As we’ve discussed previously, the best time overall to prune is in the dormant season. However, there are always exceptions to this rule. One question that we get all the time is “can trees be safely pruned in the spring?” The short answer is YES – as long as you follow a few important rules!
Trees and shrubs have different needs for pruning, and nearly all plants can benefit from occasional pruning or shaping to restrict its growth, or to remove old dead limbs or stems. Experts divide trees and shrubs into two types – those that flower on old wood (early-flowering trees), and those that flower on new wood (usually bloom in the late spring or summer).
Many spring-flowering trees and shrubs are said to bloom on old wood, meaning that the buds are on the stems from the previous fall. When these plants then flower in the following spring, they are said to bloom on old wood. The earlier that your tree or shrub flowers, the more likely it is to belong to this group. With these types of plants, the rule is to prune them right after their spring flowers have faded. This allows the plant to start producing the new wood that will have the buds for the following year immediately.
Some of the plants that fall into this category and should be pruned immediately after flowering in early spring include:
- Flowering cherry
- Flowering crabapple
- Flowering plum
- Mountain Laurel
You can safely remove some dead, damaged, or dying branches in the early spring, as long as you don’t remove too many tree branches. Over-pruning can cause stress on trees and shrubs, which can be damaging during their prime growing season in the spring. This could also put them at risk for disease and pests. A good rule is to avoid pruning more than 20% of a tree’s branches in any one year, and mature branch removal should be less than 10%. Below are some examples of trees to NOT prune in the springtime, and should only be pruned when fully dormant in wintertime. If pruned in the spring, it can cause the following issues for these trees:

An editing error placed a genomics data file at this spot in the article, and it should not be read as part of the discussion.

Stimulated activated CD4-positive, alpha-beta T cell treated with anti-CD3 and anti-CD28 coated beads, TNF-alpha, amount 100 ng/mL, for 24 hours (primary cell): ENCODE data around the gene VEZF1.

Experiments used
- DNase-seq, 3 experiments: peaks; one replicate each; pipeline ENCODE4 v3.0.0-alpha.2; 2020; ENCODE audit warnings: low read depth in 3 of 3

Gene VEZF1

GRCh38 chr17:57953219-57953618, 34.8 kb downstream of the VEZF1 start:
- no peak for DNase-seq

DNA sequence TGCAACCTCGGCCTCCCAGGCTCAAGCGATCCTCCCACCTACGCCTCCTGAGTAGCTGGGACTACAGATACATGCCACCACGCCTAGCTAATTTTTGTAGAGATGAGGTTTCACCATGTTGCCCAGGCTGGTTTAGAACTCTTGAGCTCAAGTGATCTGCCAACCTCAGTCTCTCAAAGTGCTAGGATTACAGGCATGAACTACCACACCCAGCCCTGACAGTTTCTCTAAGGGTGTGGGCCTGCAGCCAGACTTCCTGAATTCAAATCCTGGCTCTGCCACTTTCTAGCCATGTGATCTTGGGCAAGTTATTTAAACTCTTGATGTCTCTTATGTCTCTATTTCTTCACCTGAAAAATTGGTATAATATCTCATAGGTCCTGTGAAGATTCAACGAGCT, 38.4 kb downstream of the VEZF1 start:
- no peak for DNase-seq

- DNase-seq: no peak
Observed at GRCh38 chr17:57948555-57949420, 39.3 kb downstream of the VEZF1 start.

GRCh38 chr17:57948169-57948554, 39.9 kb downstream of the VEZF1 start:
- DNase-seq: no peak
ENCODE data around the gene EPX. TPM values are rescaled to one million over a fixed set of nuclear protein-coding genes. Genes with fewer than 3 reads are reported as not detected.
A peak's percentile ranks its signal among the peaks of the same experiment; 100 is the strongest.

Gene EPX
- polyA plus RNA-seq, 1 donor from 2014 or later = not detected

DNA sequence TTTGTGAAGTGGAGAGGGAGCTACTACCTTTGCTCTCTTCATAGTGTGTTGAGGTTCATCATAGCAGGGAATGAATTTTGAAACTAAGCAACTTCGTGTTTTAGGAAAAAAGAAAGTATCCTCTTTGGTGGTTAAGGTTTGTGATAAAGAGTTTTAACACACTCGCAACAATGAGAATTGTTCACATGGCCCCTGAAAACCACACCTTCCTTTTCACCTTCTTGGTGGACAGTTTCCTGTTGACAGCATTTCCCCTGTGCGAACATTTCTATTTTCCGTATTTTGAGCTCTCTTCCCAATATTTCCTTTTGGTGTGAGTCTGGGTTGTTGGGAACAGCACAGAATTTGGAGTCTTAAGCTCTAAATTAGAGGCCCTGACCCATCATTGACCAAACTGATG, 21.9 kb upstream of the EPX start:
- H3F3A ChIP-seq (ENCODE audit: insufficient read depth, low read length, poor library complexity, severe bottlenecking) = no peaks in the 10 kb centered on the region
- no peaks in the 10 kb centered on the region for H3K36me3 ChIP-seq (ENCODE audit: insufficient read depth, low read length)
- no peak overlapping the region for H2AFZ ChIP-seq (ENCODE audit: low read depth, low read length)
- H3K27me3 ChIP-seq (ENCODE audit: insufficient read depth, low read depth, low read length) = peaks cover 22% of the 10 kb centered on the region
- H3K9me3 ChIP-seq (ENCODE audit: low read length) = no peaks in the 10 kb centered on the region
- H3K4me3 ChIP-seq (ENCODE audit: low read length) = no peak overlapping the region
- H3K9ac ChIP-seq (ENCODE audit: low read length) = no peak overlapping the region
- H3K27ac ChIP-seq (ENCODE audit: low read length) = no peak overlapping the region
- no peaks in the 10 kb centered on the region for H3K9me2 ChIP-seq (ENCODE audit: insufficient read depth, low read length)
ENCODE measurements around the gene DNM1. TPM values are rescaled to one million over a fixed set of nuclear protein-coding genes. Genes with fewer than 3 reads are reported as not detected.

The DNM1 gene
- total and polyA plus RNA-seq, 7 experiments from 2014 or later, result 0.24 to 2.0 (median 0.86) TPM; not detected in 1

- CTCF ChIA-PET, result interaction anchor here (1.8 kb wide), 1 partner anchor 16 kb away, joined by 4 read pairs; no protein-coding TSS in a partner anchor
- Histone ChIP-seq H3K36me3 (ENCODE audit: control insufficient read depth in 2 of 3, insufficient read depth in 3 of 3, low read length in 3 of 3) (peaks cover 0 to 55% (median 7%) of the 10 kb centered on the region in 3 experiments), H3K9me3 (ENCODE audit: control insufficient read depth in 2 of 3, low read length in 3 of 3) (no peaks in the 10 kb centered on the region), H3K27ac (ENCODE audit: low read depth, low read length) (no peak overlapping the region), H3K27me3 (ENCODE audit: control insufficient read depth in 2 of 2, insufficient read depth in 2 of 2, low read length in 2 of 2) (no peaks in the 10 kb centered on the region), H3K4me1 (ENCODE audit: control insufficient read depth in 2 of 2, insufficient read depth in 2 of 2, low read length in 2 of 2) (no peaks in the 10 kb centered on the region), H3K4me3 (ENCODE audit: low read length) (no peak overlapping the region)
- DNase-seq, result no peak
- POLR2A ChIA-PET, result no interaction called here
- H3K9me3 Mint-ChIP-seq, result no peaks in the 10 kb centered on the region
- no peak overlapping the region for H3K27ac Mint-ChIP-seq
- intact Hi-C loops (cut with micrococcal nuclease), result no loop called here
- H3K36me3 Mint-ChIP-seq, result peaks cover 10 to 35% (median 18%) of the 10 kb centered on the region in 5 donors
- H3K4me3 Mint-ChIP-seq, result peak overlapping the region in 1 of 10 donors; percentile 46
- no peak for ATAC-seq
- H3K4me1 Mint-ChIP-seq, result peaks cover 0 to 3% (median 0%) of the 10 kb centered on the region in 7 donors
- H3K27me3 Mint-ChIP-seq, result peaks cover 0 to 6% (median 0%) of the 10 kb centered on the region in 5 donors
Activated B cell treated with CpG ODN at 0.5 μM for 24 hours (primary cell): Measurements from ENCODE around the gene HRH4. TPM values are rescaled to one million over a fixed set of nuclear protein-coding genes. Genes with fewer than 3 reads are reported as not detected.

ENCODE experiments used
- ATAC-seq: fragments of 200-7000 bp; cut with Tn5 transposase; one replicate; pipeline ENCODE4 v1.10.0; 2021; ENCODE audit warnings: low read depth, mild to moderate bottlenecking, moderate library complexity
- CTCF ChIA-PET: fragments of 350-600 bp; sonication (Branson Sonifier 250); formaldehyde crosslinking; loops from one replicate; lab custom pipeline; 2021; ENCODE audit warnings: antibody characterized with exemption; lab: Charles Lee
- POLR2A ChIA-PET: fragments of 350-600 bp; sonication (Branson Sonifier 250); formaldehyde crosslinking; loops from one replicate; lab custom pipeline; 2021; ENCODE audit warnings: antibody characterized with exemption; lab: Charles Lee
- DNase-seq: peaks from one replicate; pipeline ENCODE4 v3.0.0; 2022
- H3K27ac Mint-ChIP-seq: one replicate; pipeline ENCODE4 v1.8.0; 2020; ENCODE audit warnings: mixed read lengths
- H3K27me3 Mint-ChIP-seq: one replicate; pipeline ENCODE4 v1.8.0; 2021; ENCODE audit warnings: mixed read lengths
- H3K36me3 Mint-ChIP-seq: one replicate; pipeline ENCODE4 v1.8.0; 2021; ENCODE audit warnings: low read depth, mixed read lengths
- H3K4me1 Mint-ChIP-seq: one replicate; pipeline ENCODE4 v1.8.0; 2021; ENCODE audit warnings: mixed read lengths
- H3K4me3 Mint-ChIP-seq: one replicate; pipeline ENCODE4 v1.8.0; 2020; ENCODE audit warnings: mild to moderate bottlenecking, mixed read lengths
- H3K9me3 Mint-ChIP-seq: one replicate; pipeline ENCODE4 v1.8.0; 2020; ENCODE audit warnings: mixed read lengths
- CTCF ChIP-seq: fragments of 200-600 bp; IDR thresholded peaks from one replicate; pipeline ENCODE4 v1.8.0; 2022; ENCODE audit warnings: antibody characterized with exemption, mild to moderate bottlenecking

- Oak trees (susceptible to Oak Wilt)
- Elm trees (susceptible to Dutch Elm Disease)
- Sycamore trees (susceptible to Anthracnose)
- Honey Locust trees (susceptible to Stem Cankers)
- Pear trees (susceptible to fireblight)
It is also important during the growing season to sanitize your pruning tools when moving between trees and shrubs to avoid spreading disease or infections. Your goal with pruning should always be either to prune for safety (removing dead or dying limbs), or to minimally prune for aesthetics.
Knowing what trees and shrubs to prune and when to prune them can be difficult, especially during the growing season. Don’t spend your days off dealing with this issue this spring – let our experts handle it for you! Professional arborists are knowledgeable about your trees and their needs and trained to handle a variety of issues. Give us a call today!